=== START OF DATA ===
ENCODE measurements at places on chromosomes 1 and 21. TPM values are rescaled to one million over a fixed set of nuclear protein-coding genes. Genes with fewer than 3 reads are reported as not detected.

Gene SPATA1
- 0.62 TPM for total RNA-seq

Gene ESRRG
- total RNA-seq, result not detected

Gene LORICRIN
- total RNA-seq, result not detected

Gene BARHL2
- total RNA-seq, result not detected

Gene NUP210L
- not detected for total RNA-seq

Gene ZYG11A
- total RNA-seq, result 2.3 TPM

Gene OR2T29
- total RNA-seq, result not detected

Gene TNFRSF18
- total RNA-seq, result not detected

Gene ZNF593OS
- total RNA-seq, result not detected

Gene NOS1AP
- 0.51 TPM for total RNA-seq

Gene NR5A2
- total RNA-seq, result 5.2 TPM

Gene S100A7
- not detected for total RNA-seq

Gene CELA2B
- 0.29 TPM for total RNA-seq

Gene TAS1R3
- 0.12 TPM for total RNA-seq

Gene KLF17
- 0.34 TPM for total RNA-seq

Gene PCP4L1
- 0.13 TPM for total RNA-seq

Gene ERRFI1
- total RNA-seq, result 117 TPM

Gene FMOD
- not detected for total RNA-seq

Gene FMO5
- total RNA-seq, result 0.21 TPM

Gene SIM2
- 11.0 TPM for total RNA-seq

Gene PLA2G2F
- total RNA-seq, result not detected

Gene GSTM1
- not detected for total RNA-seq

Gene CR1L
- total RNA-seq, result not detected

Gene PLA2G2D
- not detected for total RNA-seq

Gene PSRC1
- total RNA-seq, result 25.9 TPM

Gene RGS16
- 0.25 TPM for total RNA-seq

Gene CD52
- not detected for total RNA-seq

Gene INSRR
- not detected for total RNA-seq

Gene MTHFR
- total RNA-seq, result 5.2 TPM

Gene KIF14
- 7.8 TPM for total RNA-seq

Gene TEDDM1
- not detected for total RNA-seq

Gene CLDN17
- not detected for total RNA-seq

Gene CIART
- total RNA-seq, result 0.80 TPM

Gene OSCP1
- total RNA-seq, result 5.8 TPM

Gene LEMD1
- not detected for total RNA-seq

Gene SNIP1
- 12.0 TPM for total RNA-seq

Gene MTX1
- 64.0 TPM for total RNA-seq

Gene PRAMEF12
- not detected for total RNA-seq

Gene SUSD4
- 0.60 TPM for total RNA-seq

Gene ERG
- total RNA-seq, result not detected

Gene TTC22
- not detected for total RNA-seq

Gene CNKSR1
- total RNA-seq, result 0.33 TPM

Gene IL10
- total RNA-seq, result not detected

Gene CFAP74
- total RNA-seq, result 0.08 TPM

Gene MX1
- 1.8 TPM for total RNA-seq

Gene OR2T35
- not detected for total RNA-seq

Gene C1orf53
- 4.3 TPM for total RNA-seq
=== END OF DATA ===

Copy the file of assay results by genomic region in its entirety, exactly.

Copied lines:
ENCODE measurements at places on chromosomes 1 and 21. TPM values are rescaled to one million over a fixed set of nuclear protein-coding genes. Genes with fewer than 3 reads are reported as not detected.

Gene SPATA1
- 0.62 TPM for total RNA-seq

Gene ESRRG
- total RNA-seq, result not detected

Gene LORICRIN
- total RNA-seq, result not detected

Gene BARHL2
- total RNA-seq, result not detected

Gene NUP210L
- not detected for total RNA-seq

Gene ZYG11A
- total RNA-seq, result 2.3 TPM

Gene OR2T29
- total RNA-seq, result not detected

Gene TNFRSF18
- total RNA-seq, result not detected

Gene ZNF593OS
- total RNA-seq, result not detected

Gene NOS1AP
- 0.51 TPM for total RNA-seq

Gene NR5A2
- total RNA-seq, result 5.2 TPM

Gene S100A7
- not detected for total RNA-seq

Gene CELA2B
- 0.29 TPM for total RNA-seq

Gene TAS1R3
- 0.12 TPM for total RNA-seq

Gene KLF17
- 0.34 TPM for total RNA-seq

Gene PCP4L1
- 0.13 TPM for total RNA-seq

Gene ERRFI1
- total RNA-seq, result 117 TPM

Gene FMOD
- not detected for total RNA-seq

Gene FMO5
- total RNA-seq, result 0.21 TPM

Gene SIM2
- 11.0 TPM for total RNA-seq

Gene PLA2G2F
- total RNA-seq, result not detected

Gene GSTM1
- not detected for total RNA-seq

Gene CR1L
- total RNA-seq, result not detected

Gene PLA2G2D
- not detected for total RNA-seq

Gene PSRC1
- total RNA-seq, result 25.9 TPM

Gene RGS16
- 0.25 TPM for total RNA-seq

Gene CD52
- not detected for total RNA-seq

Gene INSRR
- not detected for total RNA-seq

Gene MTHFR
- total RNA-seq, result 5.2 TPM

Gene KIF14
- 7.8 TPM for total RNA-seq

Gene TEDDM1
- not detected for total RNA-seq

Gene CLDN17
- not detected for total RNA-seq

Gene CIART
- total RNA-seq, result 0.80 TPM

Gene OSCP1
- total RNA-seq, result 5.8 TPM

Gene LEMD1
- not detected for total RNA-seq

Gene SNIP1
- 12.0 TPM for total RNA-seq

Gene MTX1
- 64.0 TPM for total RNA-seq

Gene PRAMEF12
- not detected for total RNA-seq

Gene SUSD4
- 0.60 TPM for total RNA-seq

Gene ERG
- total RNA-seq, result not detected

Gene TTC22
- not detected for total RNA-seq

Gene CNKSR1
- total RNA-seq, result 0.33 TPM

Gene IL10
- total RNA-seq, result not detected

Gene CFAP74
- total RNA-seq, result 0.08 TPM

Gene MX1
- 1.8 TPM for total RNA-seq

Gene OR2T35
- not detected for total RNA-seq

Gene C1orf53
- 4.3 TPM for total RNA-seq